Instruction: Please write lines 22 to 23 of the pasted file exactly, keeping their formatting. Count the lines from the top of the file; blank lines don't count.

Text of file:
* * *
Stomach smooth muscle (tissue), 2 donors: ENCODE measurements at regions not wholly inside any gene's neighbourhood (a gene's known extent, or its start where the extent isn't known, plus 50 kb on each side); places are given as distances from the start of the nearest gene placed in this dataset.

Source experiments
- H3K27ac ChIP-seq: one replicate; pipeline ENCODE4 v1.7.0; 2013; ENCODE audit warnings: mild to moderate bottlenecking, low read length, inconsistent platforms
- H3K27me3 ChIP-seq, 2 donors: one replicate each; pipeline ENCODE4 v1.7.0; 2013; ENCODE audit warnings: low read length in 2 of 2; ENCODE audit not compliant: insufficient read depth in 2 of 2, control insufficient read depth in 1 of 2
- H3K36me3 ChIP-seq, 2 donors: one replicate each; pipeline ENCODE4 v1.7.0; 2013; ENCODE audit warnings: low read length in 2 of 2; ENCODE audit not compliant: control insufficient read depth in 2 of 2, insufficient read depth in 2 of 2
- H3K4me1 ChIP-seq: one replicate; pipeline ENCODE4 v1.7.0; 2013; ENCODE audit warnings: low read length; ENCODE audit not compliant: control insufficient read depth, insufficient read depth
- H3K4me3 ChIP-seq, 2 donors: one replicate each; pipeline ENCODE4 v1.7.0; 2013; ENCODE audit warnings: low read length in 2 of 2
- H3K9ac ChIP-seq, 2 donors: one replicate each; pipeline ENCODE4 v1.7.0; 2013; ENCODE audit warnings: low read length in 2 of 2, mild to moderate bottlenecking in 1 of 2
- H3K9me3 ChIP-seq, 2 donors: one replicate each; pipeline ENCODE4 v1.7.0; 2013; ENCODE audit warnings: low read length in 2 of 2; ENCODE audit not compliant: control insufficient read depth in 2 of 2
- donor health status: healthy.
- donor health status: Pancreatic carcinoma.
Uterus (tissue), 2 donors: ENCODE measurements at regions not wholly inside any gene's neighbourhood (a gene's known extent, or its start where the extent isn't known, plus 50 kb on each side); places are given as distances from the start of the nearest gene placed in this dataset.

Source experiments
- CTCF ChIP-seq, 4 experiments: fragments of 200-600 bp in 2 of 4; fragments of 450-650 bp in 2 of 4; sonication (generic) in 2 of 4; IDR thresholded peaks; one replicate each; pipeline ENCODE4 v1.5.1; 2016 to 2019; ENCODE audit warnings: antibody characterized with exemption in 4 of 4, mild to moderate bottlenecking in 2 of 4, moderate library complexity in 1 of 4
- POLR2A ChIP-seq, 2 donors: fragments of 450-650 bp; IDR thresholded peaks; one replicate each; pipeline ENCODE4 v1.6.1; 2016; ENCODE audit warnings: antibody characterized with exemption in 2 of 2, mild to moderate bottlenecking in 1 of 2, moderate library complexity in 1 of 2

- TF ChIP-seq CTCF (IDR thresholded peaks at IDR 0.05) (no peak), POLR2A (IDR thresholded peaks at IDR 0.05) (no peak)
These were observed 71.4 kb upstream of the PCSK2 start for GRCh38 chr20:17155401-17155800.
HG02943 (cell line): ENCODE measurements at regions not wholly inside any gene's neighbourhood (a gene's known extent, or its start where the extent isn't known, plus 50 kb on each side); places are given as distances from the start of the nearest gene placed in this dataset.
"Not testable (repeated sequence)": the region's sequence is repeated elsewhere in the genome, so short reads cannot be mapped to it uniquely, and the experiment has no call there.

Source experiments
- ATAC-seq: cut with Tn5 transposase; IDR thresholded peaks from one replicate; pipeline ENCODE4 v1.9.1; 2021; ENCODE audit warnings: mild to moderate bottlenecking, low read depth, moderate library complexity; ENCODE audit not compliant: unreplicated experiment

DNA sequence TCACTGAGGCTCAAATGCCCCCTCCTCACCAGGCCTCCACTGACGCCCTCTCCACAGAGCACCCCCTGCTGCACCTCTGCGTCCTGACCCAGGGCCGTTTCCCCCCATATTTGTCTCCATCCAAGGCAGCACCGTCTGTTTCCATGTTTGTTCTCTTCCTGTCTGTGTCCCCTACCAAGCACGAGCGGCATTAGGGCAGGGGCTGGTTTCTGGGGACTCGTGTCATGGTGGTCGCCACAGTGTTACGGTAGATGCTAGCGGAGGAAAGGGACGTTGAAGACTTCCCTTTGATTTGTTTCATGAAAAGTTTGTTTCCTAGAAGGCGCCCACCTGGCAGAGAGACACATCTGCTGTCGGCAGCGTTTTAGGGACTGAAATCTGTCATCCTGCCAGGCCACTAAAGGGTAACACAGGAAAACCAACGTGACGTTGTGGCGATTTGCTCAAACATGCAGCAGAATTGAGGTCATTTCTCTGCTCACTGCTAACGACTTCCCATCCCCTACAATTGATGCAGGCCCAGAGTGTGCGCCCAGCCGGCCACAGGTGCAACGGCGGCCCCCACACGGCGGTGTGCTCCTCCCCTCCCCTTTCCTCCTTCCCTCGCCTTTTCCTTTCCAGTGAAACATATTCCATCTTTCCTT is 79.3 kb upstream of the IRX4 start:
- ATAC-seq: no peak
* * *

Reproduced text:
DNA sequence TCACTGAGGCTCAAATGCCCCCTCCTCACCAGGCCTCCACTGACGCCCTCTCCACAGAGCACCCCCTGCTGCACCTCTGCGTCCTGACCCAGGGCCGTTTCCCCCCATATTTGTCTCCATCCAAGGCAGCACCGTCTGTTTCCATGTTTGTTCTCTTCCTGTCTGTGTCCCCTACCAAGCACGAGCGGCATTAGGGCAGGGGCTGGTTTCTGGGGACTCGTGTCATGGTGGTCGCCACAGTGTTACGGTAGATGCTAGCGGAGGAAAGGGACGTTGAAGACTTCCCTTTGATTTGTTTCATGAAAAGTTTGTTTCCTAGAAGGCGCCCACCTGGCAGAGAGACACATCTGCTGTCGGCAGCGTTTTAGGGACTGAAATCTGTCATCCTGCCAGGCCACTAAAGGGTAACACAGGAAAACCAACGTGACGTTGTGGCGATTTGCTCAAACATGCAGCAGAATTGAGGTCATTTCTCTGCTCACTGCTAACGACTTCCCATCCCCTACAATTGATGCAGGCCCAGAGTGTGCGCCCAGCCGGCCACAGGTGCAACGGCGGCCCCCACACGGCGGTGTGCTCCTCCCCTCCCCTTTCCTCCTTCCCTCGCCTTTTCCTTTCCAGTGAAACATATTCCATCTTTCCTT is 79.3 kb upstream of the IRX4 start:
- ATAC-seq: no peak